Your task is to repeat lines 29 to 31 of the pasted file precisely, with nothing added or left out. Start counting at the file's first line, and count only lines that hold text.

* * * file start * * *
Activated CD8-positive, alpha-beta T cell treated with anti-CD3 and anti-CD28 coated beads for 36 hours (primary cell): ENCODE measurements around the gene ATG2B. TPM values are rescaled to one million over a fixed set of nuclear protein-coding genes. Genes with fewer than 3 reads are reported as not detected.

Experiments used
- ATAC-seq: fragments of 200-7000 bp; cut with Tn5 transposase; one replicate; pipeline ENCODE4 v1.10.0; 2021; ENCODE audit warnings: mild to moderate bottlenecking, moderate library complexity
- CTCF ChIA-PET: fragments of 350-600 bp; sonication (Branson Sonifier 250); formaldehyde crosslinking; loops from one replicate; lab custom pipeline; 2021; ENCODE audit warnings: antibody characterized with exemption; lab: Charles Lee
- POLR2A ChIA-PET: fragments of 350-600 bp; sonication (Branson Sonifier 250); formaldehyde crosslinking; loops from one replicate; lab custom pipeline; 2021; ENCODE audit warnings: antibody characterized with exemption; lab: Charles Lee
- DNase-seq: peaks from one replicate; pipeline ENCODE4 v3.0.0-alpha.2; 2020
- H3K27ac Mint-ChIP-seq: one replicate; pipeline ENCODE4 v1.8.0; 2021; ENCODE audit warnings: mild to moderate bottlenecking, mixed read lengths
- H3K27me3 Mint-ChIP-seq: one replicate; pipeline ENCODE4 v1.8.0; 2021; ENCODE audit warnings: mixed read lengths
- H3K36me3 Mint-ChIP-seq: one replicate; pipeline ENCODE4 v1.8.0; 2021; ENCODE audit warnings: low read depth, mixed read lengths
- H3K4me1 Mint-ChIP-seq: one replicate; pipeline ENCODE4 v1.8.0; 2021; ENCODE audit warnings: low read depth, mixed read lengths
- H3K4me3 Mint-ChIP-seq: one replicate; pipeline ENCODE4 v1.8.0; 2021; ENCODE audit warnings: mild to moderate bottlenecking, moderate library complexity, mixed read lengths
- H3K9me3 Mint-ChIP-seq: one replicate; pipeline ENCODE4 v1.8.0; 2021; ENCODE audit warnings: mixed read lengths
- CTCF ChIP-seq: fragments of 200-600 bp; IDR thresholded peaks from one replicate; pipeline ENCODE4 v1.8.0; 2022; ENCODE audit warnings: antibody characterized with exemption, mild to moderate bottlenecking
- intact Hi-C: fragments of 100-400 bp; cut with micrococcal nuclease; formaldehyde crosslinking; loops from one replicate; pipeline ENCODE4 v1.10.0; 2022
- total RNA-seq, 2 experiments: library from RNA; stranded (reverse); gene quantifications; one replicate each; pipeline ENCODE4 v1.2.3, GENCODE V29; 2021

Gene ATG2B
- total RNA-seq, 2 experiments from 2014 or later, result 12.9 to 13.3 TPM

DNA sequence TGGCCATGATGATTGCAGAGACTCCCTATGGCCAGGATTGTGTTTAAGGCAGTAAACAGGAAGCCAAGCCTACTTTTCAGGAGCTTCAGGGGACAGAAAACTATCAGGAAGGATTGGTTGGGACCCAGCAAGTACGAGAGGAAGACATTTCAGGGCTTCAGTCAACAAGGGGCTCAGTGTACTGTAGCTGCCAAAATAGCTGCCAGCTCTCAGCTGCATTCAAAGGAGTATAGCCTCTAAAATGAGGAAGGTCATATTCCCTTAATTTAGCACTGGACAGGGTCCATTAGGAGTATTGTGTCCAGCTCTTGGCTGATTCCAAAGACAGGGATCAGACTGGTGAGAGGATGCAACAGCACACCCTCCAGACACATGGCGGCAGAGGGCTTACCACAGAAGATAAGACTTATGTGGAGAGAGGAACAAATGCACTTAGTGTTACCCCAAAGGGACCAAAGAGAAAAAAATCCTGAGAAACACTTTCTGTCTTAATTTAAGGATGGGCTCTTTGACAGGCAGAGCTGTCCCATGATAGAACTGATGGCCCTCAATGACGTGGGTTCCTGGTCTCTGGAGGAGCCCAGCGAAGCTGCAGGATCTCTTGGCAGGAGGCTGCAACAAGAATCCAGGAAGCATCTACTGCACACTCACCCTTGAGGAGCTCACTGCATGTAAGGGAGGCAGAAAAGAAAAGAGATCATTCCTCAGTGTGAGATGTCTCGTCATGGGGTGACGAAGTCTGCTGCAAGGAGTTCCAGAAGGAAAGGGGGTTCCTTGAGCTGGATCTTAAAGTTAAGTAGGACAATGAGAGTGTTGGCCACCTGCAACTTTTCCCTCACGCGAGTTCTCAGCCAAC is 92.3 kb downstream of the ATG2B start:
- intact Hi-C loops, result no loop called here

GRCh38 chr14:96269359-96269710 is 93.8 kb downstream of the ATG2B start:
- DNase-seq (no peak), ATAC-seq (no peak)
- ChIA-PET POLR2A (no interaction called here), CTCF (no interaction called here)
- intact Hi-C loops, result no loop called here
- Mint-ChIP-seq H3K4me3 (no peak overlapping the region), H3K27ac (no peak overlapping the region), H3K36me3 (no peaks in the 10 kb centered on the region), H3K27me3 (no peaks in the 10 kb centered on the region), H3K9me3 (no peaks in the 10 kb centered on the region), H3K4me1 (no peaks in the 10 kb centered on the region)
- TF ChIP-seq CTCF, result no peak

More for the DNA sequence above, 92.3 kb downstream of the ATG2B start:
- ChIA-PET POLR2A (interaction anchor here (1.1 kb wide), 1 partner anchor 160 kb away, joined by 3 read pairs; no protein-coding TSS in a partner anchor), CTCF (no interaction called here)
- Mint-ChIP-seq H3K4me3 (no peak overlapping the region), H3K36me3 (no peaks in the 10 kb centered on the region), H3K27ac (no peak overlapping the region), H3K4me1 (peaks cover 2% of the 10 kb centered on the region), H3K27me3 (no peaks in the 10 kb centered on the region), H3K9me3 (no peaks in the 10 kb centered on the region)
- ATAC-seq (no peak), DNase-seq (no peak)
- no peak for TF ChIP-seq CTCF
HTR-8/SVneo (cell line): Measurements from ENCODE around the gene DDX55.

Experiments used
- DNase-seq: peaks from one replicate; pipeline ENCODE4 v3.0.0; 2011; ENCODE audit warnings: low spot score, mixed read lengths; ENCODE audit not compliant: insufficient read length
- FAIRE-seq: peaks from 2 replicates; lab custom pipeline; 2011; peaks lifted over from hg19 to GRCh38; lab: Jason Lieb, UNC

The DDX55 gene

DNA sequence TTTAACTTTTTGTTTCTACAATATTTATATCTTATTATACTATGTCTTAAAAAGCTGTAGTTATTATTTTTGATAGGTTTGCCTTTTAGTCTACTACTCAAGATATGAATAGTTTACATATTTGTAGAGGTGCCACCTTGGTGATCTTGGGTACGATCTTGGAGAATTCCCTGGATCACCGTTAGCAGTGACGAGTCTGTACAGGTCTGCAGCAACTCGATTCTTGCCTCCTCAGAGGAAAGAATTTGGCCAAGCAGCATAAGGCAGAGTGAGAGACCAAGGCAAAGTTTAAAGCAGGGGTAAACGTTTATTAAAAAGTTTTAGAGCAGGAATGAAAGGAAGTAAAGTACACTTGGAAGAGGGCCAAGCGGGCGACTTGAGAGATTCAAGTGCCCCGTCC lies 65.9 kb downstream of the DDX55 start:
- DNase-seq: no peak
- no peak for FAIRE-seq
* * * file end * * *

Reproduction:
- ATAC-seq (no peak), DNase-seq (no peak)
- no peak for TF ChIP-seq CTCF
HTR-8/SVneo (cell line): Measurements from ENCODE around the gene DDX55.